Also controversy over the involvement of DOW CHEMICALS.

The end result of this might end up being the creation of new ruins, as described by Iain Sinclair on his visit to Athens, which hosted the 2004 games:

In Greece he finds Stratford's soured future; a real-life posthumous grand project. He wanders barely used stadiums and through echoey atria, and no one tries to stop him because no one cares and there's hardly anyone there. Meanwhile, off stage, the Greek economy collapses, and Sinclair understandably can't resist making a causal connection between the "nation's bankruptcy" and its Olympic folly. "The Games are just empty buildings," one Athenian tells him, "we have no use for them. But they have become monuments, so we can handle them and live with them. We are used to living among ruins. They are just ruins, they were never anything else."

The recent London riots (of which more to come in a future blog post) seem to have been partiy connected (in the minds of some of those involved at least) with the feelings that money is not filtering down to the communities in the area around the Olympic Park.

Will be interesting to follow this over the next few months... any thoughts ?

What about the big successes of the games and organisation so far ? Do they more than balance out these concerns ?

New Sigur Ros something or other...

Eden Project Recycling

Thanks to @HodderGeography for the tipoff to this video....

The axe might mean the end of... the axe...

Image: Alan Parkinson
Gibson axes... or guitars are made from specialist woods and inlays which help give the handmade guitars their distinctive sound. This article describes the problem that may face future guitar manufacturers: a shortage of the wood that is used to make their guitars.

MUSICWOOD is the title of a documentary which explores how the clearance of forests is threatening the industry. A taster can be viewed below:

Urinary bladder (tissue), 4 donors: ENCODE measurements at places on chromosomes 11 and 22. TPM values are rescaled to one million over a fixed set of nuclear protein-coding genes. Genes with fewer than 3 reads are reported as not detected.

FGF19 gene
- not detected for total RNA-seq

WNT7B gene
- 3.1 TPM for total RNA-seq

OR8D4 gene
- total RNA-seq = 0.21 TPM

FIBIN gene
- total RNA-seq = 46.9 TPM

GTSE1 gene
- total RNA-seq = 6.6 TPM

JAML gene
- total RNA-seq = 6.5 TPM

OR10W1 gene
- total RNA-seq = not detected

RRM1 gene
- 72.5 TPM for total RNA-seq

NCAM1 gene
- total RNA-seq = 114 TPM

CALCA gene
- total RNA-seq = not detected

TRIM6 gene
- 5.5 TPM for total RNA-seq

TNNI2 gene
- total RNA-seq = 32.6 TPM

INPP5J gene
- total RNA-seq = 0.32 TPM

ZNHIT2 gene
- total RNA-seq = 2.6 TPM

Musicwood Documentary - 2 min trailer from Helpman Productions on Vimeo.

A group of the world's top guitar makers have banded together to try and save the acoustic guitar, and the old-growth trees of Alaska's Tongass National Forest — the largest temperate coastal rain forest in the world, and the US's largest National Forest.

The Musicwood Documentary follows the Coalition as they try to change the way this forest is logged.

It is an epic journey: from guitar workshops to the splendor of the Alaskan rainforest; from a Native tree-cutting ceremony to forest devastation. As the two sides begin to see from each other’s perspectives, their task gets more complex.

Less than a month to go...

I have less than a month to go before I finish my employment with the Geographical Association, after three years of supporting geography teachers around the country and into Europe, and getting involved in a huge variety of projects, writing, CPD events, school support and numerous other geographically related things.

My plans are coming together quite nicely, in the short term, and I am very grateful to those colleagues, organisations, companies and other folks who are helping me by offering a range of interesting jobs and potential projects to get involved with.

At the end of the month I shall be posting what I think are the most useful / entertaining / important moments or contributions made over the last three years and also sharing some of the things that I'm going to be doing with my time.

Calender image from Just Calendar

Smuggle or Snuggle Trucks...

This was an interesting story that I read about while on holiday...

An app called SMUGGLE TRUCK was developed on the theme of immigration.
The aim of the game was to fill your truck with migrants and try and smuggle them over the border.

The game was apparently refused by the App store, and so was changed to SNUGGLE TRUCK

The designers changed the migrants to fuzzy animals, and the object of the game to driving over the landscape as quickly as possible to get them to the zoo, without losing them out of the truck.

An interesting 'rebranding' exercise.... and a fun looking game !

Seaside weather ?

There's a bit of a north-south divide in the weather today, with most of the North looking a bit wet, and the South faring a bit better. Sun shining in Norfolk at the moment...
Image: Alan Parkinson, made with WordFoto app

We do like to be beside the seaside is the title of the 3rd sample online UPDATE that I've produced as part of the Harper Collins / GA produced KS3 textbook series.

Go HERE to download the three updates so far, and to SUBSCRIBE to the series that will start in September 2011 with an update on Geographies of MUSIC.